A construction worker adds donor-name hoof prints to the ground on MarketFront at Pike Place Market. Credit: Matt Mills McKnight/Cascade Public Media
The last piece of Pike Place Market is starting to fall into place. The new development, the MarketFront, will eventually connect to the waterfront, touching down by the aquarium. But that linkage will have to wait a couple of more years — until the Viaduct is demolished.
In the meantime, the Market has a grand new front porch overlooking the bay. And a glorious one at that.
When I first saw Seattle in the mid 1970s, the renovation of the Market was fully underway. Saved from demolition by a citizens initiative, Pike Place Market would be rehabilitated to meet contemporary building codes and standards. However, little of the original public market would be visually different. I recall the late George Bartholick, one of many architects involved in the renovation, explaining, “They would bring everything back as it was, except for the grease on the walls.”
Today, of course, the Market is revered as a landmark and the living symbol of Seattle’s urban soul. But for many years, the site of the new facility on the westerly, downhill side of Pike Place Market seemed to resist any substantive change. Ever since the old Municipal Market building in that location burned down in the early ’70s, it was simply an ugly surface parking lot.
Now, this difficult site has been entirely transformed while achieving multiple objectives.
When the Market was opened in 1907, few people wanted to look at the waterfront. It was filled with steam-belching freighters, crisscrossed with freight trains and track, and generally a place of industrial chaos. Such was the “working waterfront.” We also tend today to forget that much of Elliott Bay was essentially one massive sewage pond — not pleasant to be near at all.
Now people seek out the magnificent views of ferries, cruise ships, sailboats, a sparking bay and, of course, the spectacular Olympic Mountains in the distance. There always seem to be hordes of tourists and locals marching Western Avenue to get to the current viewpoint in Victor Steinbrueck Park.
MarketFront will vastly add to the places for photo ops, lingering and gaping at the expansive and ever-changing harbor. The architects from Miller Hull skillfully designed a series of broad ramps and passageways to stroll along. They comprise an elevated perch that seems to hover in the air above the shoreline. This public space will connect with the adjacent Steinbrueck Park as well as directly to the street.
In addition, the project adds space for more merchants. Permanent tenants will occupy a great hall, with a visor-like roof tipped up toward the water. Locally made foods will be sold in open stalls where both the process and products can be seen. The pavilion will also offer sheltered space for small vendors that now line the exposed section of Pike Place, south of Virginia. It will at long last connect with the stub end of the Desimone Bridge, which has for decades been a cantilevered dead end. The entire complex should shortly team with people, sounds, music, and small-scale home-grown commerce.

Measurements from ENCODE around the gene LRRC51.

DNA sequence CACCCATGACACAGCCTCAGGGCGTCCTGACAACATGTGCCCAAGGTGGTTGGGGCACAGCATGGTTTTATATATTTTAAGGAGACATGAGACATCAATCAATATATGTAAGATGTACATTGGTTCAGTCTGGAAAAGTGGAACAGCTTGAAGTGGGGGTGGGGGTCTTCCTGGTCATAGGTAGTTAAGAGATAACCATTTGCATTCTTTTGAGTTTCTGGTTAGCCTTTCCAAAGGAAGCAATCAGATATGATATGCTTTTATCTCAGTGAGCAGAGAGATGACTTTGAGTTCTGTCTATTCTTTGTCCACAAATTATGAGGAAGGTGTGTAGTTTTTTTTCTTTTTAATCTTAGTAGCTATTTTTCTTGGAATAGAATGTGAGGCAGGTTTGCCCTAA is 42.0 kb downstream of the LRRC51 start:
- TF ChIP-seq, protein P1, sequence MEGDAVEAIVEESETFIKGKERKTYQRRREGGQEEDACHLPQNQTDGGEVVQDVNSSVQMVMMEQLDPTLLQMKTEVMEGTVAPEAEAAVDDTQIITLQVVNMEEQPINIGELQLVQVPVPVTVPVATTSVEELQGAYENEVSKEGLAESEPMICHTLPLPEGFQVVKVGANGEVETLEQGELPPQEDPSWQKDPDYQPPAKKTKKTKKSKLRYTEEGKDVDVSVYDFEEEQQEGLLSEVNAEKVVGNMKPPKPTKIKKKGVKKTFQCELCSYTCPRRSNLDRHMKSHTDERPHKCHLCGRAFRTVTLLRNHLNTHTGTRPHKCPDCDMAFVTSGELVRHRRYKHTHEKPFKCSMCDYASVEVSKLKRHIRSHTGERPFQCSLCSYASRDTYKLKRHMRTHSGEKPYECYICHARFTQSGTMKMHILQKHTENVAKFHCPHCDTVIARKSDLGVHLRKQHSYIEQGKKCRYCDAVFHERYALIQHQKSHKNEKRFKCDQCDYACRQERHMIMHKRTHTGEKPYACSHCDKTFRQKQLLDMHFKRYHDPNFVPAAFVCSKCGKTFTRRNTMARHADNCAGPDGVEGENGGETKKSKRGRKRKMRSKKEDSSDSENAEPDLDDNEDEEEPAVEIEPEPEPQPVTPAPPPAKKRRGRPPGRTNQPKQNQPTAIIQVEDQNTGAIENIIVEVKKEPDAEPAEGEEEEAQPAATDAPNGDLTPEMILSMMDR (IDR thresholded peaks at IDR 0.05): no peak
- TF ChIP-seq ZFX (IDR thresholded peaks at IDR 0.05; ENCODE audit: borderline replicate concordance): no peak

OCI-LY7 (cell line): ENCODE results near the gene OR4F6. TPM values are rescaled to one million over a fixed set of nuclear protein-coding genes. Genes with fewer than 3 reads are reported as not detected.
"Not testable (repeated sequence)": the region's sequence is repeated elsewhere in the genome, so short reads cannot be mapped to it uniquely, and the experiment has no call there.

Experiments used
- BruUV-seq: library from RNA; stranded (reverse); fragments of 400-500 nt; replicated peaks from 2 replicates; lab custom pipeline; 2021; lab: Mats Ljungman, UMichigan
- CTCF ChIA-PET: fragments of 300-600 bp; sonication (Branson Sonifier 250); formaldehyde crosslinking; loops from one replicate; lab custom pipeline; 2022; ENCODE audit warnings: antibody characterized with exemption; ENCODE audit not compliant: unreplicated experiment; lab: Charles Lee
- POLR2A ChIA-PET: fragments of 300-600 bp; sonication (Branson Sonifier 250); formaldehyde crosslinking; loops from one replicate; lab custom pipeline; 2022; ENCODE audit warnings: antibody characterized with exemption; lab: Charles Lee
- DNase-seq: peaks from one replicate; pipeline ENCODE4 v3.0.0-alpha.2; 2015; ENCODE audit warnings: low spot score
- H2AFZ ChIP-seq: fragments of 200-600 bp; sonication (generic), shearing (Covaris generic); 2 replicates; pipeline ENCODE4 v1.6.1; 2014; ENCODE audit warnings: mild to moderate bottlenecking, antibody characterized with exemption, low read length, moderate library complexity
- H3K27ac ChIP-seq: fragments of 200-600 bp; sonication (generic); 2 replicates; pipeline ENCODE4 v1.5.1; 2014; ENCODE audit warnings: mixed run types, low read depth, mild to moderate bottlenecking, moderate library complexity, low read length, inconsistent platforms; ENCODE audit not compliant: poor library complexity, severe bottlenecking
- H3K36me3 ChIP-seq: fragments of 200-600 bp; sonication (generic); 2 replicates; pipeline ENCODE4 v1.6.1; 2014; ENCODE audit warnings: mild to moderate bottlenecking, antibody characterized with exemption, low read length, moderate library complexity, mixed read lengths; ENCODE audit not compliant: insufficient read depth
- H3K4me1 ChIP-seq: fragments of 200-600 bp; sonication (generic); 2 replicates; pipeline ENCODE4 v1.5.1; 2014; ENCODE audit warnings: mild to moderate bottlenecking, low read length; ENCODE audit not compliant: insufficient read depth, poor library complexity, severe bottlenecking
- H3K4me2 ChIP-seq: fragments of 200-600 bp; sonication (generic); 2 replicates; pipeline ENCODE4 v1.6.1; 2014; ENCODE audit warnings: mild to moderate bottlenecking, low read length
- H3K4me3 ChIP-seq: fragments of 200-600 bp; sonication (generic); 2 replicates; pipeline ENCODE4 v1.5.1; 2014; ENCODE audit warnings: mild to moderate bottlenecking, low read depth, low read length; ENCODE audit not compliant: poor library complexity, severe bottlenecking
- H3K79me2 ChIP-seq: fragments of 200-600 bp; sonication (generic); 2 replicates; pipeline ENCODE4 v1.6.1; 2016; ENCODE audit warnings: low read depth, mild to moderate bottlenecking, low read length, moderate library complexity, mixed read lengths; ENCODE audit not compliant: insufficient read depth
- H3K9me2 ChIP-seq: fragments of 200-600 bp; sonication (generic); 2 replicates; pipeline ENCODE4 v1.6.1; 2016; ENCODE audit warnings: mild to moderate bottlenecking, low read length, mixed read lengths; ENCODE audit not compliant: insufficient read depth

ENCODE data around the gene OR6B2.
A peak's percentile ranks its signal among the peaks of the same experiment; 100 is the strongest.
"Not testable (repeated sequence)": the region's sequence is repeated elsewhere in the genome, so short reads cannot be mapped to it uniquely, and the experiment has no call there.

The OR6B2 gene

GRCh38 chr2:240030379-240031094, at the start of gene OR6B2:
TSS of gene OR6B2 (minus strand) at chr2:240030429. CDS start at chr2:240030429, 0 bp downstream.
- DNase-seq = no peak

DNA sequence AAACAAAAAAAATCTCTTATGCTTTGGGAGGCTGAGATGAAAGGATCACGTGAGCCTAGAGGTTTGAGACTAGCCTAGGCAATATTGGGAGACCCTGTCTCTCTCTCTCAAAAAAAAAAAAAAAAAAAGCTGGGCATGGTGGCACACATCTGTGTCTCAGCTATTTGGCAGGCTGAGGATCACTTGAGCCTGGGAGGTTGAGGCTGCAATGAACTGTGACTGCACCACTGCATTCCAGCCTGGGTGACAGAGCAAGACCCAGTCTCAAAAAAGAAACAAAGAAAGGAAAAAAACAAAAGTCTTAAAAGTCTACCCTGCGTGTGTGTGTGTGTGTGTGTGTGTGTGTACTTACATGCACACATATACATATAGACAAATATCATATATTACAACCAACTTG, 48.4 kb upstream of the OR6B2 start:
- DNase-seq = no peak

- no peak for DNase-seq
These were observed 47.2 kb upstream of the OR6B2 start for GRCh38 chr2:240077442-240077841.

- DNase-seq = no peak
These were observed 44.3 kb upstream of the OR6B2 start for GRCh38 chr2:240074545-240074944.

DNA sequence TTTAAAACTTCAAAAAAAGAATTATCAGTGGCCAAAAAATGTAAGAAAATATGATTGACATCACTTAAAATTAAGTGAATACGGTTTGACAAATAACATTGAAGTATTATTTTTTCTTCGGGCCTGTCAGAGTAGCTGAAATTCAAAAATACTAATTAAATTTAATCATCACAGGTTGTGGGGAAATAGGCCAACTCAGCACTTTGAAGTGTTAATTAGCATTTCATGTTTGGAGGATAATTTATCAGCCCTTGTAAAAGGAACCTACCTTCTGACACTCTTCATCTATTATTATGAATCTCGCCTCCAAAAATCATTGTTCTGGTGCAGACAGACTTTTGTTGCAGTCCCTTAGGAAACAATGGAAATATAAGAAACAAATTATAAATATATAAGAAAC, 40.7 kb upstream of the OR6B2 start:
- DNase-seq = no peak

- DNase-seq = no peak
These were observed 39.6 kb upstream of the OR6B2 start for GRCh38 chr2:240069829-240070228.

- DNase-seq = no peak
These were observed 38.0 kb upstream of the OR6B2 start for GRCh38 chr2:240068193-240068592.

The structure, which links the west side of Western with the main market, provides a broad, lively window toward the rest of the world, with scenes of ships unloading at the port with products from all over the globe contrasting with the human interactions of people eating, making purchases and observing things being made. It’s a terrific reminder of our deeply-rooted connection with other countries and cultures.
One of the best attributes of MarketFront is that is adds to the supply of affordable housing. Forty low-income apartments are snugged up against the public spaces of the project. The small apartments, all quickly leased, are already rapidly filling up. Facing the bay, there are a handful of live/work units available to low-income artists to both make and sell their work. Small terraces spill out onto the public walkway and offer an exposure to working artists.
Architect Peter Steinbrueck has been involved in advising the Public Development Authority for years on the development of this difficult site. He credits PDA Executive Director Ben Franz-Knight with unlocking the conundrum and resolving disagreements with various parties associated with the project. Notes Steinbrueck, “The subsequent outcome is the best I could have hoped for.”
Other public markets around the country are gradually losing their roots as places where all sorts of people can feel comfortable and participate in public life. Some markets many have slipped into monocultures — appealing mainly to unending parades of tourists seeking inexpensive trinkets. Others have resorted to bringing in high-end, brand-name retailers and restaurants to compete with malls. A mere handful of public markets — like Pike Place, the Reading Market in Philadelphia, and the Lexington Market in Baltimore, and the Eastern Market in Washington D.C. — have taken great pains to resist this unfortunate trend.
Pike Place Market continues to be an authentic part of Seattle, blending a heritage of family-run, home-grown, small-scale capitalism with a healthy attitude of caring for people with varied needs and with a sense of public spaces that are open to all. It continually reminds us of our humanity and the importance of community, which seems to have been recently diminished on the national front. MarketFront does a superb job of carrying the best of our past values into the future.
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